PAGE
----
It wasn’t long before I was called to see the deputy. She played it cool, sympathetic. She reiterated how horrible what that person said about me was, said they’d find out who did it. I remember her pausing for the expected confession. I gave her nothing. To coax one out of me, she applied some pressure. The entire form – three year six classes – would spend their lunch in the assembly hall until somebody confessed. I didn’t flinch. Sixty-odd year six kids spent lunch sitting a metre apart, staring at a patch of assembly hall wall. The next time I was summoned to her office, she changed tack. Warmly, but sternly, she explained that there was nothing wrong with being gay and suggested I seek counselling. Sensing circling wagons, I told Mum about it in the car. I spun the story, one correctly placed emphasis and Mum was incensed the deputy had dared urge I seek counselling. It was a temporary reprieve. I wasn’t going to weasel out of this. The deputy had me in her sights. I couldn’t imagine a way out of this that didn’t completely change my life. If I admitted to the self-sabotage, there went my pristine reputation. If I admitted to robbing the entire form of their lunchtime, I’d be hated. And if I admitted to calling myself gay, did that make me irrefutably and irreversibly gay?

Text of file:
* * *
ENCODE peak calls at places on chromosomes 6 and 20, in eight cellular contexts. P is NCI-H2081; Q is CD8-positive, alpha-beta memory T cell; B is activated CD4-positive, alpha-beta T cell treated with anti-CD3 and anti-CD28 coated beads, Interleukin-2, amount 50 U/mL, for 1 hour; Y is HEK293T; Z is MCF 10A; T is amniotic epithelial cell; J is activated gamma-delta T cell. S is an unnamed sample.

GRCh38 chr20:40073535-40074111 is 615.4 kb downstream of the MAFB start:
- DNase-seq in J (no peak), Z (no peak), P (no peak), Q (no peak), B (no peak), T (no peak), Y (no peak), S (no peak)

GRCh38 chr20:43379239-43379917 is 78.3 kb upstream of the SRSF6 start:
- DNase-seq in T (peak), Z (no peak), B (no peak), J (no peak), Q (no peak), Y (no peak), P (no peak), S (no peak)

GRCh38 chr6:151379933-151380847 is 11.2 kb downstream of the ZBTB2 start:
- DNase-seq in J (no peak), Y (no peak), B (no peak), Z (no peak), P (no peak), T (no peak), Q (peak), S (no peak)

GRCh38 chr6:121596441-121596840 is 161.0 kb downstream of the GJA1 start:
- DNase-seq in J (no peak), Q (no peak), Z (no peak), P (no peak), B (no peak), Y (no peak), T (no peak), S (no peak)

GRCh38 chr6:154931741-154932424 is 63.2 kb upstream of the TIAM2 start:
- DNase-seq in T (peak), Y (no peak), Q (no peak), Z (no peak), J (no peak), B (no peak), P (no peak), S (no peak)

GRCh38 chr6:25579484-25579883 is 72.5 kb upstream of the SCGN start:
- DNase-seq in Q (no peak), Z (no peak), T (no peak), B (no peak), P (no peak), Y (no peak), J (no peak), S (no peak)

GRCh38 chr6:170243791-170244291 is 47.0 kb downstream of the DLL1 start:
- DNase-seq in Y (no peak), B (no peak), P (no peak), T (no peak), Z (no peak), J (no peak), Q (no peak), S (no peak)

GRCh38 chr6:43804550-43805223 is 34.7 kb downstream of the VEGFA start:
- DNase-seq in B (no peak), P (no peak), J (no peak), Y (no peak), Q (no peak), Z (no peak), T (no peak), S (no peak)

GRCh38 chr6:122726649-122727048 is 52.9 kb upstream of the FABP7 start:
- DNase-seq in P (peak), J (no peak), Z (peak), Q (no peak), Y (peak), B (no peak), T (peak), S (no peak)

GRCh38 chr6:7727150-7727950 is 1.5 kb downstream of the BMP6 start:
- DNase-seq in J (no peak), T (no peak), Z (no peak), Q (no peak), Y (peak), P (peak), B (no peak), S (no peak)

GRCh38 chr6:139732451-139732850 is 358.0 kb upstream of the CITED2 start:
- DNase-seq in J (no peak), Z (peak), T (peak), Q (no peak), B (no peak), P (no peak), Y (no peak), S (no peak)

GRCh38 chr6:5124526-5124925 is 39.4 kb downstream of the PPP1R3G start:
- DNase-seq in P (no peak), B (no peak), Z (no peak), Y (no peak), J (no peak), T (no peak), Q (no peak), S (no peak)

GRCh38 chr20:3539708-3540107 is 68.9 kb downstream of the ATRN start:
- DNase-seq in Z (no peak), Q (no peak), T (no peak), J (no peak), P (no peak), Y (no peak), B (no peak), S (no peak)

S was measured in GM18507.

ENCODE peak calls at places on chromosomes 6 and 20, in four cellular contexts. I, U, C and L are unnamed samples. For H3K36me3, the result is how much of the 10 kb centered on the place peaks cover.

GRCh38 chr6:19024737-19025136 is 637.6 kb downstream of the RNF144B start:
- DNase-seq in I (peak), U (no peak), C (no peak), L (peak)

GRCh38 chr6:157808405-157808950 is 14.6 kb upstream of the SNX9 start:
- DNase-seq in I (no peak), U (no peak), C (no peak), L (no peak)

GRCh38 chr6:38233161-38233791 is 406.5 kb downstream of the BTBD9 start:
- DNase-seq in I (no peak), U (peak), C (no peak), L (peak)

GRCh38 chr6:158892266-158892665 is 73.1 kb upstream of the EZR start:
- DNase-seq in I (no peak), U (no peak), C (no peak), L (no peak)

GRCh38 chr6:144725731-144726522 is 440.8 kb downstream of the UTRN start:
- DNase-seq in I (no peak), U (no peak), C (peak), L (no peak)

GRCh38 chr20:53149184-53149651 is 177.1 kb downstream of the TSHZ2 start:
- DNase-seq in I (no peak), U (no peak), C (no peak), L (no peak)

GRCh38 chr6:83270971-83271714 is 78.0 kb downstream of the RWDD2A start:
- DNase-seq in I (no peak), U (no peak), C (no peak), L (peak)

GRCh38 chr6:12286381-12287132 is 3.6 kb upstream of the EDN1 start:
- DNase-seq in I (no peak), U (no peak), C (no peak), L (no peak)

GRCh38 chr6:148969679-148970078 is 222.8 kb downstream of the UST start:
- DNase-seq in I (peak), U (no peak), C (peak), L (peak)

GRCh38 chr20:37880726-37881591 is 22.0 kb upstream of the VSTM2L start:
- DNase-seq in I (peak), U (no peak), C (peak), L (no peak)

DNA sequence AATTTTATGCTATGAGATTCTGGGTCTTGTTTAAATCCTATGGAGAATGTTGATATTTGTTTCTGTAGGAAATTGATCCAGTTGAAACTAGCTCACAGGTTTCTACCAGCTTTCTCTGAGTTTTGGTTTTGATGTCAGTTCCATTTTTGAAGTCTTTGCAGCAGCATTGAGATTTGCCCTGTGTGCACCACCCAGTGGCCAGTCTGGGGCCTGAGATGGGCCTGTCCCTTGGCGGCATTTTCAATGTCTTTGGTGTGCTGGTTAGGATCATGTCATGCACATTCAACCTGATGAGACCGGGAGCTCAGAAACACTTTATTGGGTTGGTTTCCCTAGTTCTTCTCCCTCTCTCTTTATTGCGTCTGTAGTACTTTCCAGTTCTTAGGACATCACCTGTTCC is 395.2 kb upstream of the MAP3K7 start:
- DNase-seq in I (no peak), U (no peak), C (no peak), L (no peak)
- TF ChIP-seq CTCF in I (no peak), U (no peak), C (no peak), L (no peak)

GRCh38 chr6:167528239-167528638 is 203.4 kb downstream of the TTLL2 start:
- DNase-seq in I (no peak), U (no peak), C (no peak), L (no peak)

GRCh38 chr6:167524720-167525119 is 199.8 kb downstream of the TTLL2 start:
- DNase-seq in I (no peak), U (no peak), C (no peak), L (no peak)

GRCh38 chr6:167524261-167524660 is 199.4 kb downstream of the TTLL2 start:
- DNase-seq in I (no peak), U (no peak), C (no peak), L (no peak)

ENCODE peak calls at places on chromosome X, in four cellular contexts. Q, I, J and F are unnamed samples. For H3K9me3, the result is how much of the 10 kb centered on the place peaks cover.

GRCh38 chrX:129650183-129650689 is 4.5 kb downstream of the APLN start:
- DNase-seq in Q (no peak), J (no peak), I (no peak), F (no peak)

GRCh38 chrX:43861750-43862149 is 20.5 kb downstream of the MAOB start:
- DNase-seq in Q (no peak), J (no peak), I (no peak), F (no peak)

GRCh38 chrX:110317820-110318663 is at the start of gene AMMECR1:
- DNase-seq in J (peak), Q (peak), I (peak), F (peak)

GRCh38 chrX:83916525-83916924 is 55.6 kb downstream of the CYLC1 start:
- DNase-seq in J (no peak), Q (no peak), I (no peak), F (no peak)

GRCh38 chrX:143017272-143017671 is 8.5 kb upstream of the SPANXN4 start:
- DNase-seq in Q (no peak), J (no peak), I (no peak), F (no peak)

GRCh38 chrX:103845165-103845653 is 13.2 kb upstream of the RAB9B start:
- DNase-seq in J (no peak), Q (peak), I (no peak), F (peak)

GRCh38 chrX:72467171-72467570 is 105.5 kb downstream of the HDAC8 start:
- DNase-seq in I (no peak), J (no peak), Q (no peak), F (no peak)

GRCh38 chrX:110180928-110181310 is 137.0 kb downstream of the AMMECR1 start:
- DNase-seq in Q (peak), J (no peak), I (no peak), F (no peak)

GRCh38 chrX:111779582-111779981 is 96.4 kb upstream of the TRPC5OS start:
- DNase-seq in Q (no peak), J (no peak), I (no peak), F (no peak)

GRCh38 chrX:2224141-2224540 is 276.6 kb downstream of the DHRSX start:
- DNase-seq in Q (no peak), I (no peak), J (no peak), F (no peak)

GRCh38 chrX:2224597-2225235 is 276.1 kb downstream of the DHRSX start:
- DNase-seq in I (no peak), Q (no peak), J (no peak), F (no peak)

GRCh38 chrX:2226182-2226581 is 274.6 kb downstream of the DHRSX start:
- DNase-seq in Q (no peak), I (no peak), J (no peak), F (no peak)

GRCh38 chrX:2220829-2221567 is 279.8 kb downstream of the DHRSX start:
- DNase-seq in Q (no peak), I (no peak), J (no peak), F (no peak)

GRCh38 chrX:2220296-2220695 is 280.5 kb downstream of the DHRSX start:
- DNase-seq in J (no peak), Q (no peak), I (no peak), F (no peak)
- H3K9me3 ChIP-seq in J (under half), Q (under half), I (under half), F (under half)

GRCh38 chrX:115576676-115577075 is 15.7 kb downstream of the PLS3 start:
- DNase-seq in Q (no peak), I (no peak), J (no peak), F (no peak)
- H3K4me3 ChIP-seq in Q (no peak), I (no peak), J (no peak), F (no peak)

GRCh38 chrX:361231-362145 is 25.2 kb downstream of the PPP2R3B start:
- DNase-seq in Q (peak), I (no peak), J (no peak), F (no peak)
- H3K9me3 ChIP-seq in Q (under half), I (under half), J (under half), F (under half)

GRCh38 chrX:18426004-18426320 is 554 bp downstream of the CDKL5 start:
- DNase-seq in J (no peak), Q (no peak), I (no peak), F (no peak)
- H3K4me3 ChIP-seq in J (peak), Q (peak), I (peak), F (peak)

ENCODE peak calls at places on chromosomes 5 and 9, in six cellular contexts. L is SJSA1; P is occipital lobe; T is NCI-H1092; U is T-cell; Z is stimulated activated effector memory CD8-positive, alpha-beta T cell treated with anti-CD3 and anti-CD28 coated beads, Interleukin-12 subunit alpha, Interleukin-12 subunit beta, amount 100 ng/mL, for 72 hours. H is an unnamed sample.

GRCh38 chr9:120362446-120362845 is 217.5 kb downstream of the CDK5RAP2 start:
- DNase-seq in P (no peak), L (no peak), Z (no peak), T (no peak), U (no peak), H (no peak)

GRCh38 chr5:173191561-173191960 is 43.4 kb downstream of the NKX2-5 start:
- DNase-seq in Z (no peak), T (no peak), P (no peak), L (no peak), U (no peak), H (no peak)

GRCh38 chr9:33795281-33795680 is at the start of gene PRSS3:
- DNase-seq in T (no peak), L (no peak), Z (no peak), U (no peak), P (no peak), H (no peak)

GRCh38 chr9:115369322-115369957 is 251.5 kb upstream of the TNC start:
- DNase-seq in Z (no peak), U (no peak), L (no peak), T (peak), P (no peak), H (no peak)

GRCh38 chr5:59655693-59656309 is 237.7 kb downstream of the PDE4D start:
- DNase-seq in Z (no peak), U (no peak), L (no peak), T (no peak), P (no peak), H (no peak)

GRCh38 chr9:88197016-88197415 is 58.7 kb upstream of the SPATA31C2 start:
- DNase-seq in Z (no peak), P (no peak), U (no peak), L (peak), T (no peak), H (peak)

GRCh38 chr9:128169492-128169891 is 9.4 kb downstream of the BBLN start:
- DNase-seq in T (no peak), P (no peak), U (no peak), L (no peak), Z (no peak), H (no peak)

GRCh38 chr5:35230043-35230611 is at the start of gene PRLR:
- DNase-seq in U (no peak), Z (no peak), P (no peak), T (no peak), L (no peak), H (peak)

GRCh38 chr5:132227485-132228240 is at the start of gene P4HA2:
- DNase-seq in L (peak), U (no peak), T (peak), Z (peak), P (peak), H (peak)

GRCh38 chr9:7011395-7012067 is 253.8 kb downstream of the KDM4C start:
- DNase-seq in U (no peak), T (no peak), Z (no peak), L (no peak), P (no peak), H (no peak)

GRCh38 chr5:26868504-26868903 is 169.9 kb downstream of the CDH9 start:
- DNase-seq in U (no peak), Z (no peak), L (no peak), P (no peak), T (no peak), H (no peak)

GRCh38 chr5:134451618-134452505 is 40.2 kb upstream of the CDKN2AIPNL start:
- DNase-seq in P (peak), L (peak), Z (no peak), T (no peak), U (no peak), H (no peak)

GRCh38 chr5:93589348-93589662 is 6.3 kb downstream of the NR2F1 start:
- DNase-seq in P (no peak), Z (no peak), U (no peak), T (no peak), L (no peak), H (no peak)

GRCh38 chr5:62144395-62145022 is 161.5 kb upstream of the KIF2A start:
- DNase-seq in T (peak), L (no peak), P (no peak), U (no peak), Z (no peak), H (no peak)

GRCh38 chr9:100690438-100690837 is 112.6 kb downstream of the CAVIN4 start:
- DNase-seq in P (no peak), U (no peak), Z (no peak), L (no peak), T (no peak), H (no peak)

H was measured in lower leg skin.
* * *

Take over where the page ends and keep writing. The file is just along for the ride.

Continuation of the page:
But while I couldn’t imagine a way out of this, the universe could. Before the deputy coaxed a confession out of me, she and the headmaster were abruptly stood down. There were murmurs about “changes made to the curriculum” that older students widely interpreted as “they were bonking”. The interim headmaster had year six spend another grim lunchtime staring at the assembly hall wall before he gave up on finding the culprit. He had more pressing concerns.
I exhaled for the first time in forever. Life continued as if the incident never happened. I didn’t have to stare at that monstrous original poster. I didn’t have to unpack what writing William is gay (or You are gay) really meant. Had there been no “changes made to the curriculum”, I might have come to terms with myself far earlier, as soon as I knew. How different my life would have been if tween William knew he was gay, and was okay with it … All that torturous hiding, wishing I was different … simply wiped from my history.
got achieved everything I wanted.
And with two decades’ distance, I wish I hadn’t.
The memoir project was written with generous support from Create NSW, City of Sydney and City of Melbourne. If you enjoyed this, remember books make wonderful gifts for Christmas, doubly so when we buy them from local booksellers and keep them thriving into the new year.